Sanctuary. Guitarist Jeff Loomis was also with Sanctuary for a short time. Contrary to popular opinion, I think Nevermore are better than Sanctuary. Their music is full of emotion yet heavier than a freight train full of steel. Guitarist Tim Calvert, who joined the band before recording "dreaming neon black," is formerly of Forbidden, but left the band before recording "Dead Heart in a Dead World."
Probably the most Sanctuary-like cd in Nevermore's catalogue. This was actually the last Nevermore disc I purchased after buying everything through Dreaming Neon Black. This is probably the least listened to Nevermore CD in my collection as well as it doesn't quite hold up to the next three discs, in my opinion. May be if I had heard this one first., I would have thought it a classic, but "The Politics of Ecstasy" was actually the first album I had heard. My two favorite tracks are "What Tomorrow Knows" and the excellent "Garden of Gray."
Nevermore - in memory (Century Media) 1996
1. "Optimist or Pessimist"
Cool little ep digi-pack. "Optimist or Pessimist" is an incredible technical speed metal song! "Matricide" and "In Memory" are a Sanctuary-esq power metal songs. "Silent Hedges/Double Dare" is a cover of Bauhause (I think?!?) song. "The Sorrowed Man" is an eerie acoustic ballad. Nice little collector's item. Can't remember where I picked this one up, but I'm glad I did.
Nevermore - The Politics of Ecstasy (Century Media) 1996
1. "The Seven Tongues
of God" (6:00)
Leaner, meaner, heavier, and more technical than anything Sanctuary ever did. The song "The Seven Tongues of God" had me hooked immediately. "Politics" is melodic, progressive but heavy as any thrash band. Still can't understand why all these Sanctuary fans complain about this band. OK, Warrell Dane doesn't sing like he just inhaled helium, but he still has killer pipes. Besides, those high pitched shrieks still manage to make their way in here an there. I dunno, I just like it! "The Seven Tongues of God" is a KILLER song, matching, if not surpassing the intensity of Sanctuary's "Battle Angels." At 14:44 into the last song, "The Learning", after several minutes of silence, there is a reprise to "The Politics of Ecstasy" that is not listed on the track listing. The cover art on this disc is a bit disturbing.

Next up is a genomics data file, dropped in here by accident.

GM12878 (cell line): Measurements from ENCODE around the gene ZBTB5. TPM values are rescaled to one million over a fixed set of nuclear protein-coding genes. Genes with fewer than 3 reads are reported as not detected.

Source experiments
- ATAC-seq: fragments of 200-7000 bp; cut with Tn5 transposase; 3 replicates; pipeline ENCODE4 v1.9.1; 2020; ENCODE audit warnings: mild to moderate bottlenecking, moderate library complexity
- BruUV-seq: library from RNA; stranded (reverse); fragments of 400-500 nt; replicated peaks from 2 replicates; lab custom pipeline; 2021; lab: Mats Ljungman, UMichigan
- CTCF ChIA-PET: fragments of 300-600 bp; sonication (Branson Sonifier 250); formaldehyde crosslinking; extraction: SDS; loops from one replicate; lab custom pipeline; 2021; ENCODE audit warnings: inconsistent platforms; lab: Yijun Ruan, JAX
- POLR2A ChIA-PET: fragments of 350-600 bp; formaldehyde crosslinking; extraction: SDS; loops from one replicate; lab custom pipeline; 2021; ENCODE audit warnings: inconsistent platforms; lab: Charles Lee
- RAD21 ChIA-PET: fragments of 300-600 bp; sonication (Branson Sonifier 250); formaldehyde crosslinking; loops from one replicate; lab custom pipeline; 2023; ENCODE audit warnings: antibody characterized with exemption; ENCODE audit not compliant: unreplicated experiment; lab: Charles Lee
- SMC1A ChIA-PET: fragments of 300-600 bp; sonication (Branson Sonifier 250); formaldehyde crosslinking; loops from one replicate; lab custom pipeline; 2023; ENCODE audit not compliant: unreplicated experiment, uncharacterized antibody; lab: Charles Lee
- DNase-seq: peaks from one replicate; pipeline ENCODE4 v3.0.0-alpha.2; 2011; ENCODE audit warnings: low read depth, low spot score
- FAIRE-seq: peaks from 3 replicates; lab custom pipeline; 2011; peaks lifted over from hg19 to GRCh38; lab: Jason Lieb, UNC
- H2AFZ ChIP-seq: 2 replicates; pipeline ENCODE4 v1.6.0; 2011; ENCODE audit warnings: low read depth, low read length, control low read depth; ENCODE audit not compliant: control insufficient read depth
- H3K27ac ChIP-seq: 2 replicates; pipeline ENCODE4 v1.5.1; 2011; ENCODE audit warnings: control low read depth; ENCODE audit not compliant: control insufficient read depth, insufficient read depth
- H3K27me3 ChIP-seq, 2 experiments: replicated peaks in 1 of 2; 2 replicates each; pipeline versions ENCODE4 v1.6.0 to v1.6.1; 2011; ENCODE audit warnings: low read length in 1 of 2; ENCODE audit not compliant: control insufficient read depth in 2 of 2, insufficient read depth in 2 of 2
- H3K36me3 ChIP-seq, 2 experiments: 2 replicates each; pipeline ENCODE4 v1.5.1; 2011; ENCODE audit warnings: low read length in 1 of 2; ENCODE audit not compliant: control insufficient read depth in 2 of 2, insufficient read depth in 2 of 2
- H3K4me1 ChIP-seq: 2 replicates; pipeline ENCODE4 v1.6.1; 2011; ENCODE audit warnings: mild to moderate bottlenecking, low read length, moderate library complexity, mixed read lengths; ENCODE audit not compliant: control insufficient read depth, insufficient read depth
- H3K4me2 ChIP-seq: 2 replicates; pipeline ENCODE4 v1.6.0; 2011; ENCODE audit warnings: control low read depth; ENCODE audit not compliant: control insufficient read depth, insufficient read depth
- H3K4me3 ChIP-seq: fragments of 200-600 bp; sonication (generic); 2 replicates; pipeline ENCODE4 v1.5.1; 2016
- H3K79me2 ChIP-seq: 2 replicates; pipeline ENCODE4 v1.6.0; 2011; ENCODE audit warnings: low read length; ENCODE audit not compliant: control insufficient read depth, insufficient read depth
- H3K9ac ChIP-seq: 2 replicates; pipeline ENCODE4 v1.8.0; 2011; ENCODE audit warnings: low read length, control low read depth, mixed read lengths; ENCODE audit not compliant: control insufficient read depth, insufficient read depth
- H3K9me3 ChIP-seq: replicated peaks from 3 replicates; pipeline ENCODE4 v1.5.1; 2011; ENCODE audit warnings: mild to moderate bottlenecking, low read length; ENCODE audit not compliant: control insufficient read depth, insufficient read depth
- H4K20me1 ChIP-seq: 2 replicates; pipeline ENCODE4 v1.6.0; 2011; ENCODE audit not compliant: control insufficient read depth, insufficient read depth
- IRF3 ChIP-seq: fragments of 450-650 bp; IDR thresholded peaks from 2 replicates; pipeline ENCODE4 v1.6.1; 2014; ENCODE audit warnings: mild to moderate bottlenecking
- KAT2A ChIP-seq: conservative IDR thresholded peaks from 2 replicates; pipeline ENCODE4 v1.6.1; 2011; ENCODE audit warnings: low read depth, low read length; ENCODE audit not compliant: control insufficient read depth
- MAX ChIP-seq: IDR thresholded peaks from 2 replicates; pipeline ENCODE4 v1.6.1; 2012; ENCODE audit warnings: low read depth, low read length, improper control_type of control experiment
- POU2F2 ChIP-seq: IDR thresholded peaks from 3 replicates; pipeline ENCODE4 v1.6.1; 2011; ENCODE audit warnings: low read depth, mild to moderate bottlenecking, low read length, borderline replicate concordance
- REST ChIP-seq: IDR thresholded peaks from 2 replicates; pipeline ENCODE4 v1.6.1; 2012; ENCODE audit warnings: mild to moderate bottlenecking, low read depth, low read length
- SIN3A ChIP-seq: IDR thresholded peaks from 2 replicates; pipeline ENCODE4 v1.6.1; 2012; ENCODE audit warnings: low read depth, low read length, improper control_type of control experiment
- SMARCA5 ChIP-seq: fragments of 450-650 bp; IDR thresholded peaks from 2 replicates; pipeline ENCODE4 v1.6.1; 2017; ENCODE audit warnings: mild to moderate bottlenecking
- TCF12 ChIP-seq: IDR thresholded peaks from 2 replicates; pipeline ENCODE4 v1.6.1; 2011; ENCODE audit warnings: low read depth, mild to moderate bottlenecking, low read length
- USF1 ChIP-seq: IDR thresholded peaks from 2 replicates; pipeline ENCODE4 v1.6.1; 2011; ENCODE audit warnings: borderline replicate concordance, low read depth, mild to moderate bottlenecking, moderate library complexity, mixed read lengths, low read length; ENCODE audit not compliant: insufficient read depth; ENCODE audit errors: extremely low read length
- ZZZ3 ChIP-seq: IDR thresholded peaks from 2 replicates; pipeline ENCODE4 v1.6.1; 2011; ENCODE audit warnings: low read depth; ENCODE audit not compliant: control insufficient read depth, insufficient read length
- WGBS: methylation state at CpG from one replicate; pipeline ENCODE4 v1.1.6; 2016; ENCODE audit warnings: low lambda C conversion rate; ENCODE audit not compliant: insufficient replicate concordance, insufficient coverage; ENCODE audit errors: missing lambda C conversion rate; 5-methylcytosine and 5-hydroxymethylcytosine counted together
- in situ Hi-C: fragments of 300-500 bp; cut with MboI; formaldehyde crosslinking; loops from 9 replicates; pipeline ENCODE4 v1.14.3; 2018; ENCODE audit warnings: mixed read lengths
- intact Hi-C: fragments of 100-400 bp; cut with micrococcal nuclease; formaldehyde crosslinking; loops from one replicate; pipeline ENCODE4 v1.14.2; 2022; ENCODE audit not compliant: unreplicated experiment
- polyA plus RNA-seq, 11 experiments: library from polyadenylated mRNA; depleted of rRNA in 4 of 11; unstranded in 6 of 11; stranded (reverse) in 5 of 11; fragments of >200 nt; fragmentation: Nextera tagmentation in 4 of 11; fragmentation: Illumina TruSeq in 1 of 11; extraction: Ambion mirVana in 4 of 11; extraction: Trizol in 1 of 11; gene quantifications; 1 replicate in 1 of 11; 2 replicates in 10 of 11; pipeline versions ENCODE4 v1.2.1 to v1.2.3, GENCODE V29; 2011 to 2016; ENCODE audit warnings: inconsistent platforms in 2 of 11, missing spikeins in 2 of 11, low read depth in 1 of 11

Nevermore - dreaming neon black (Century Media) 1999
I love this disc. "Poison Godmachine" sends chills down my spine and is so stinking heavy! "Forever" is downright haunting. The title track sticks in your head like super glue to your fingers. There are so many different emotions present on this disc, from the fast technical speed metal to the somber acoustic interludes and even dark gothic moments. "Dreaming Neon Black" is one of those discs that I just enjoy listening to from start to finish. It's a good thing that CD's don't wear out like records did, or this one would have been wasted since I have played it so much. Supposedly this is some sort of concept album that I guess is loosely based on a woman who has died in the water and is calling out to her lover to join her in death. Ex-Forbidden guitarist Tim Calvert joined Nevermore for the recording of this disc. I saw Nevermore on this tour and they were tight. Warrel Dane is a spaz on stage. At times I thought he was going into diabetic convulsions of something. I laugh every time I think of him singing "I feel so hollow" from "The Death of Passion."
Oh, for all those who spend time complaining and raking this band over the coals because Nevermore don't sound like old Sanctuary, get a life!